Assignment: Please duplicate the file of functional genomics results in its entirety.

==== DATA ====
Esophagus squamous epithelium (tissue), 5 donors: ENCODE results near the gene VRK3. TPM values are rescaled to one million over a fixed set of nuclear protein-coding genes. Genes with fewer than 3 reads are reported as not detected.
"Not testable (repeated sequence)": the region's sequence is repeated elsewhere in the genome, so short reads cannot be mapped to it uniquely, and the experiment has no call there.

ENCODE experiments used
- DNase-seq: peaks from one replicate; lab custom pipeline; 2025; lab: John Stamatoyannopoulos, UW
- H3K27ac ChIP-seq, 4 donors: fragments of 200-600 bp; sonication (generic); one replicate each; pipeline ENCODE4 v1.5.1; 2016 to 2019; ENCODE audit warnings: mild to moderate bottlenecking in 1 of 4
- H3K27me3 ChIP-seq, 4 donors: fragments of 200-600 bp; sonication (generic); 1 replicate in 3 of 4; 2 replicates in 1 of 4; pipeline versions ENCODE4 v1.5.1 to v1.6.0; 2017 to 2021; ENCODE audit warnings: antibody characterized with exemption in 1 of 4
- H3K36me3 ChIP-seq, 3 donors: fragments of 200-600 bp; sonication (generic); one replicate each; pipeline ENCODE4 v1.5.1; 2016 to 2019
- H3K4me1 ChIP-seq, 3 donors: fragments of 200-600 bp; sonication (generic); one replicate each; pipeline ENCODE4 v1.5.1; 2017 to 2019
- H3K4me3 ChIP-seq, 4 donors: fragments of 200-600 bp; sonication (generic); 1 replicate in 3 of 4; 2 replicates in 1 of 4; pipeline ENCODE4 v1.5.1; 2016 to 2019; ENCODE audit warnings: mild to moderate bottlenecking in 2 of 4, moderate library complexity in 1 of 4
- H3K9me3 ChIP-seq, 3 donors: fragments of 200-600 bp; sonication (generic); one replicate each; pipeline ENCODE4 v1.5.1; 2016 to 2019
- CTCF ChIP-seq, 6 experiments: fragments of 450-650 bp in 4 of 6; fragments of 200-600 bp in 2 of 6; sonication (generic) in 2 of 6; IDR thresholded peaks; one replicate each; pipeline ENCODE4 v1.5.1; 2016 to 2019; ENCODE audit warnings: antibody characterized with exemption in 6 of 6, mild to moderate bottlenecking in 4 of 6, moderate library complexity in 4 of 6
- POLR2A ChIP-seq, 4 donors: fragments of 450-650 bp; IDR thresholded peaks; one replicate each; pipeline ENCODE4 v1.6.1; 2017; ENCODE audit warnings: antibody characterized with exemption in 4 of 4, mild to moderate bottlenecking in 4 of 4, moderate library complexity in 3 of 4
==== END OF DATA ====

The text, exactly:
Esophagus squamous epithelium (tissue), 5 donors: ENCODE results near the gene VRK3. TPM values are rescaled to one million over a fixed set of nuclear protein-coding genes. Genes with fewer than 3 reads are reported as not detected.
"Not testable (repeated sequence)": the region's sequence is repeated elsewhere in the genome, so short reads cannot be mapped to it uniquely, and the experiment has no call there.

ENCODE experiments used
- DNase-seq: peaks from one replicate; lab custom pipeline; 2025; lab: John Stamatoyannopoulos, UW
- H3K27ac ChIP-seq, 4 donors: fragments of 200-600 bp; sonication (generic); one replicate each; pipeline ENCODE4 v1.5.1; 2016 to 2019; ENCODE audit warnings: mild to moderate bottlenecking in 1 of 4
- H3K27me3 ChIP-seq, 4 donors: fragments of 200-600 bp; sonication (generic); 1 replicate in 3 of 4; 2 replicates in 1 of 4; pipeline versions ENCODE4 v1.5.1 to v1.6.0; 2017 to 2021; ENCODE audit warnings: antibody characterized with exemption in 1 of 4
- H3K36me3 ChIP-seq, 3 donors: fragments of 200-600 bp; sonication (generic); one replicate each; pipeline ENCODE4 v1.5.1; 2016 to 2019
- H3K4me1 ChIP-seq, 3 donors: fragments of 200-600 bp; sonication (generic); one replicate each; pipeline ENCODE4 v1.5.1; 2017 to 2019
- H3K4me3 ChIP-seq, 4 donors: fragments of 200-600 bp; sonication (generic); 1 replicate in 3 of 4; 2 replicates in 1 of 4; pipeline ENCODE4 v1.5.1; 2016 to 2019; ENCODE audit warnings: mild to moderate bottlenecking in 2 of 4, moderate library complexity in 1 of 4
- H3K9me3 ChIP-seq, 3 donors: fragments of 200-600 bp; sonication (generic); one replicate each; pipeline ENCODE4 v1.5.1; 2016 to 2019
- CTCF ChIP-seq, 6 experiments: fragments of 450-650 bp in 4 of 6; fragments of 200-600 bp in 2 of 6; sonication (generic) in 2 of 6; IDR thresholded peaks; one replicate each; pipeline ENCODE4 v1.5.1; 2016 to 2019; ENCODE audit warnings: antibody characterized with exemption in 6 of 6, mild to moderate bottlenecking in 4 of 6, moderate library complexity in 4 of 6
- POLR2A ChIP-seq, 4 donors: fragments of 450-650 bp; IDR thresholded peaks; one replicate each; pipeline ENCODE4 v1.6.1; 2017; ENCODE audit warnings: antibody characterized with exemption in 4 of 4, mild to moderate bottlenecking in 4 of 4, moderate library complexity in 3 of 4